The 2013 Hyundai Sonata is truly an original that will be hard to top. From its deeply-sculpted hood to the careful use of chrome trim highlighting the beltline, there is something old-Detroit-classic about this car, a throwback to a time when designers took risks and weren’t afraid to produce something unique and dramatic. With its beautifully-detailed grille and swept-back headlights, its high belt line and sharply-raked rear window, the 2013 Sonata sedan projects a formidable presence few cars, let alone mid-size family sedans, possess. The Sonata’s wheel and tire sizes vary by trim level and range from 16-inch steel wheels with plastic covers to 19-inch split-spoke alloy wheels. One of the Sonata’s more appealing exterior features is the Limited trim’s available panoramic moonroof.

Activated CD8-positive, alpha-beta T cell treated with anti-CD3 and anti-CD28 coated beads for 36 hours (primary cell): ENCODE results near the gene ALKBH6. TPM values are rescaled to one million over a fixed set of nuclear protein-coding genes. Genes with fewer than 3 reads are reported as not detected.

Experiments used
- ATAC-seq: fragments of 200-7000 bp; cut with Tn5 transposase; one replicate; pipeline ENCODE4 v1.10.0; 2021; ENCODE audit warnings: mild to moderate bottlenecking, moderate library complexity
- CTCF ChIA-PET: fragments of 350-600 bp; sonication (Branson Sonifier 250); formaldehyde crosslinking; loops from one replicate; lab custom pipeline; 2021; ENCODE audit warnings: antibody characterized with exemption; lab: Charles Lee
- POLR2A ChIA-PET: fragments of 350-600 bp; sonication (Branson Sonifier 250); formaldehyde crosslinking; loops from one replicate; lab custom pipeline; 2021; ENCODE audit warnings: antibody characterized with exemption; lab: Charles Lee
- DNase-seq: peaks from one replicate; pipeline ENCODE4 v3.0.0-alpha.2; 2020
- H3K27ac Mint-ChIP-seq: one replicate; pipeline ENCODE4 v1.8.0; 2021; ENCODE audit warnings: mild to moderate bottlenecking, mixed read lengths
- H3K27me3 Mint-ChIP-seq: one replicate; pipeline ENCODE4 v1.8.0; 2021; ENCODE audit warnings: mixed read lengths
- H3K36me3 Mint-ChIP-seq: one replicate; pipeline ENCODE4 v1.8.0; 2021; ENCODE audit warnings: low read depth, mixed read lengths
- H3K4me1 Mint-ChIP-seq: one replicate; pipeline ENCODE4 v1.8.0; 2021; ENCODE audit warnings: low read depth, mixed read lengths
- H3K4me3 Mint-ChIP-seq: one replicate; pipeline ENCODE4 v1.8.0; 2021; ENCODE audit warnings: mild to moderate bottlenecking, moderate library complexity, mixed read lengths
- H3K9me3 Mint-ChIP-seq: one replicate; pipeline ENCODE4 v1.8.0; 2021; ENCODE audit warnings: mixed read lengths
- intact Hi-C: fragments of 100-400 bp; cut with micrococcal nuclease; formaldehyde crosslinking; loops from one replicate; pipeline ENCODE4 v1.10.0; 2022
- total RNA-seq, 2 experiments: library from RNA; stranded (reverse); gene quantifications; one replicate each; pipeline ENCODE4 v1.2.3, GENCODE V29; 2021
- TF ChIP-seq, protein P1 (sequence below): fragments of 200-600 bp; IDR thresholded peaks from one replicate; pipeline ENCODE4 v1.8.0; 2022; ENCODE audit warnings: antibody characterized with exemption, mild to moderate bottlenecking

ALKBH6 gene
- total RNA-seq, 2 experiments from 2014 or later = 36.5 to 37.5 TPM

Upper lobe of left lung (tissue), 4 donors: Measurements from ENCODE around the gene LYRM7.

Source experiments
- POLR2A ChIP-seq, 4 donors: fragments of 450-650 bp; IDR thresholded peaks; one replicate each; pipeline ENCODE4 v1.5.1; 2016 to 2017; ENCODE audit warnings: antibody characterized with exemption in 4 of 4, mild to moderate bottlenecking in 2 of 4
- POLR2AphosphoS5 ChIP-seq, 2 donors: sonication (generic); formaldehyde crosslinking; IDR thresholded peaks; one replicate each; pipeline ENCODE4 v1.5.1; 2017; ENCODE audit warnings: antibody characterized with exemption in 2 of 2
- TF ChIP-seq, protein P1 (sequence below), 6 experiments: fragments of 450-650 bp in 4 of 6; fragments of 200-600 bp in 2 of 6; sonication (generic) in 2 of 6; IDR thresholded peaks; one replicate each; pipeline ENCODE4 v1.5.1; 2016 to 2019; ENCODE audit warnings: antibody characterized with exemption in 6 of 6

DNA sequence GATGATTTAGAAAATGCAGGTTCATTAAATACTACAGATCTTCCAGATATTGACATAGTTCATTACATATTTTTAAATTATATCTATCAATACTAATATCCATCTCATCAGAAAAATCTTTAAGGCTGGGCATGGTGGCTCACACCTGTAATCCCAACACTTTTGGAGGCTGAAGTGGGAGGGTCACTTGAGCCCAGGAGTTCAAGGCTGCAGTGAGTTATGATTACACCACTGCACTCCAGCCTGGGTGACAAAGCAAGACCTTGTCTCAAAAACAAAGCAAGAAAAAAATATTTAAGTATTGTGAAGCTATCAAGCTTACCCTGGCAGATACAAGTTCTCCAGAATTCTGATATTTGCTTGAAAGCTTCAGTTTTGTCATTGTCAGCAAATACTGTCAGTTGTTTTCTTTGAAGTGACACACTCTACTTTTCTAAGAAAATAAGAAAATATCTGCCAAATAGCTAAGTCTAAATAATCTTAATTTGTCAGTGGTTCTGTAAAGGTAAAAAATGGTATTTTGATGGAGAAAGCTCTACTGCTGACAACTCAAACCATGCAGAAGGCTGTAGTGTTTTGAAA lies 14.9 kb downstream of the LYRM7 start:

For how quickly and smoothly the 2013 Hyundai Sonata pulls away from a stop, you’d swear there was a V6 engine under its sleek hood. Instead, what resides there is a 2.4-liter direct-injection 4-cylinder engine producing 200 horsepower and delivering fuel economy figures of 24 mpg city and 35 mpg highway. If that’s not enough power for you, the 2013 Hyundai Sonata 2.0T sedan adds a turbocharger that brings output to a very healthy 274 horsepower. The Sonata excels in virtually every category, with excellent brakes and a suspension that delivers smoothness when the road gets nasty and level cornering when the asphalt starts to curve. Steering feel, however, is somewhat vague, and interior noise levels are a bit higher than those in competitors such as the Chevy Malibu and Honda Accord. From a comfort standpoint, our Limited trim level’s seats were very comfortable, the dash and instrumentation were nice to look at and easy to figure out, and all but the tallest test drivers found the rear-seat headroom and legroom to be exceptional.